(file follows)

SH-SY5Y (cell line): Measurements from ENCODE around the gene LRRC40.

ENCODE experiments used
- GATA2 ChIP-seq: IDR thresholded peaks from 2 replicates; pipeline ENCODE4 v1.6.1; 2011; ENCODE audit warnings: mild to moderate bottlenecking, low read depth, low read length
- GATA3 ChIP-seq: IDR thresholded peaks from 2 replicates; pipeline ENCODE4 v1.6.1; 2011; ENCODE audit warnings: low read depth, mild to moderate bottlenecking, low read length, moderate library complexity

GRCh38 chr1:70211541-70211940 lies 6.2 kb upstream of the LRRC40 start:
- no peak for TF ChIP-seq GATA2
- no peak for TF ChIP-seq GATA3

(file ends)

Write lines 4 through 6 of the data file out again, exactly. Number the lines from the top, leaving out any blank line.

- GATA3 ChIP-seq: IDR thresholded peaks from 2 replicates; pipeline ENCODE4 v1.6.1; 2011; ENCODE audit warnings: low read depth, mild to moderate bottlenecking, low read length, moderate library complexity

GRCh38 chr1:70211541-70211940 lies 6.2 kb upstream of the LRRC40 start:
- no peak for TF ChIP-seq GATA2